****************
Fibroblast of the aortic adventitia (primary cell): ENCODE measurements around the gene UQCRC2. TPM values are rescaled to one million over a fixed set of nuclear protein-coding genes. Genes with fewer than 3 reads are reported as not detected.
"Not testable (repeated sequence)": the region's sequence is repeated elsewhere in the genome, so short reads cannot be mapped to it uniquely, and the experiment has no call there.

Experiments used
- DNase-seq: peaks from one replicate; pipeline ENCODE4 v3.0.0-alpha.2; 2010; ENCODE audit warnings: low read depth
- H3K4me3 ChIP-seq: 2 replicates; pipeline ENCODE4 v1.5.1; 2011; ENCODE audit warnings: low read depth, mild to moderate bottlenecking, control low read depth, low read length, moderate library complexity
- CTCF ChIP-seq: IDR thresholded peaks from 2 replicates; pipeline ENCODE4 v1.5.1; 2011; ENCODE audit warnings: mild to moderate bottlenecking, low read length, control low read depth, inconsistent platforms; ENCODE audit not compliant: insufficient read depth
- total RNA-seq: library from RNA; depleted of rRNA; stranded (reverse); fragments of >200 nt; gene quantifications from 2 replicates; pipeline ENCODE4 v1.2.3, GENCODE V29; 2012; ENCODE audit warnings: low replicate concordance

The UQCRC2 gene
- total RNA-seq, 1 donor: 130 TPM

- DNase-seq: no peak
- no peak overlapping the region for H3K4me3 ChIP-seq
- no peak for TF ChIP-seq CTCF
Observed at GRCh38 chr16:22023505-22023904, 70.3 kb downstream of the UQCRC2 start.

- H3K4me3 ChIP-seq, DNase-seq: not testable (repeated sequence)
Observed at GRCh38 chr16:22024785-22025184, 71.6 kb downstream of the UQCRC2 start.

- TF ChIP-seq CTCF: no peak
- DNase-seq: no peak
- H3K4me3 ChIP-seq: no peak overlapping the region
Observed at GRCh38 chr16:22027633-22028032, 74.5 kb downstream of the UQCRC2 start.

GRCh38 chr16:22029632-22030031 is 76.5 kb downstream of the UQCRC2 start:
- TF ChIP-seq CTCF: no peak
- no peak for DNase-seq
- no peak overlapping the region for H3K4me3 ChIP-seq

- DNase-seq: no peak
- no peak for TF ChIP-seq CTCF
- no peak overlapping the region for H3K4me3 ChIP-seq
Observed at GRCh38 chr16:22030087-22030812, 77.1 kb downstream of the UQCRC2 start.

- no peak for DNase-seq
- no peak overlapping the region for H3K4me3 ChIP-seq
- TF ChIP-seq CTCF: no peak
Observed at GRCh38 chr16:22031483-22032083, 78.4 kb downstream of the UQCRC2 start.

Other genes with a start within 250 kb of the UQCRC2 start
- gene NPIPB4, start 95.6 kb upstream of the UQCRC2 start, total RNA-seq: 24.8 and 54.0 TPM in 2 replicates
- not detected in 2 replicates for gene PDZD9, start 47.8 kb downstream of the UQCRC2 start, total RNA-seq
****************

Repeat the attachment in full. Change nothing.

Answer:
Fibroblast of the aortic adventitia (primary cell): ENCODE measurements around the gene UQCRC2. TPM values are rescaled to one million over a fixed set of nuclear protein-coding genes. Genes with fewer than 3 reads are reported as not detected.
"Not testable (repeated sequence)": the region's sequence is repeated elsewhere in the genome, so short reads cannot be mapped to it uniquely, and the experiment has no call there.

Experiments used
- DNase-seq: peaks from one replicate; pipeline ENCODE4 v3.0.0-alpha.2; 2010; ENCODE audit warnings: low read depth
- H3K4me3 ChIP-seq: 2 replicates; pipeline ENCODE4 v1.5.1; 2011; ENCODE audit warnings: low read depth, mild to moderate bottlenecking, control low read depth, low read length, moderate library complexity
- CTCF ChIP-seq: IDR thresholded peaks from 2 replicates; pipeline ENCODE4 v1.5.1; 2011; ENCODE audit warnings: mild to moderate bottlenecking, low read length, control low read depth, inconsistent platforms; ENCODE audit not compliant: insufficient read depth
- total RNA-seq: library from RNA; depleted of rRNA; stranded (reverse); fragments of >200 nt; gene quantifications from 2 replicates; pipeline ENCODE4 v1.2.3, GENCODE V29; 2012; ENCODE audit warnings: low replicate concordance

The UQCRC2 gene
- total RNA-seq, 1 donor: 130 TPM

- DNase-seq: no peak
- no peak overlapping the region for H3K4me3 ChIP-seq
- no peak for TF ChIP-seq CTCF
Observed at GRCh38 chr16:22023505-22023904, 70.3 kb downstream of the UQCRC2 start.

- H3K4me3 ChIP-seq, DNase-seq: not testable (repeated sequence)
Observed at GRCh38 chr16:22024785-22025184, 71.6 kb downstream of the UQCRC2 start.

- TF ChIP-seq CTCF: no peak
- DNase-seq: no peak
- H3K4me3 ChIP-seq: no peak overlapping the region
Observed at GRCh38 chr16:22027633-22028032, 74.5 kb downstream of the UQCRC2 start.

GRCh38 chr16:22029632-22030031 is 76.5 kb downstream of the UQCRC2 start:
- TF ChIP-seq CTCF: no peak
- no peak for DNase-seq
- no peak overlapping the region for H3K4me3 ChIP-seq

- DNase-seq: no peak
- no peak for TF ChIP-seq CTCF
- no peak overlapping the region for H3K4me3 ChIP-seq
Observed at GRCh38 chr16:22030087-22030812, 77.1 kb downstream of the UQCRC2 start.

- no peak for DNase-seq
- no peak overlapping the region for H3K4me3 ChIP-seq
- TF ChIP-seq CTCF: no peak
Observed at GRCh38 chr16:22031483-22032083, 78.4 kb downstream of the UQCRC2 start.

Other genes with a start within 250 kb of the UQCRC2 start
- gene NPIPB4, start 95.6 kb upstream of the UQCRC2 start, total RNA-seq: 24.8 and 54.0 TPM in 2 replicates
- not detected in 2 replicates for gene PDZD9, start 47.8 kb downstream of the UQCRC2 start, total RNA-seq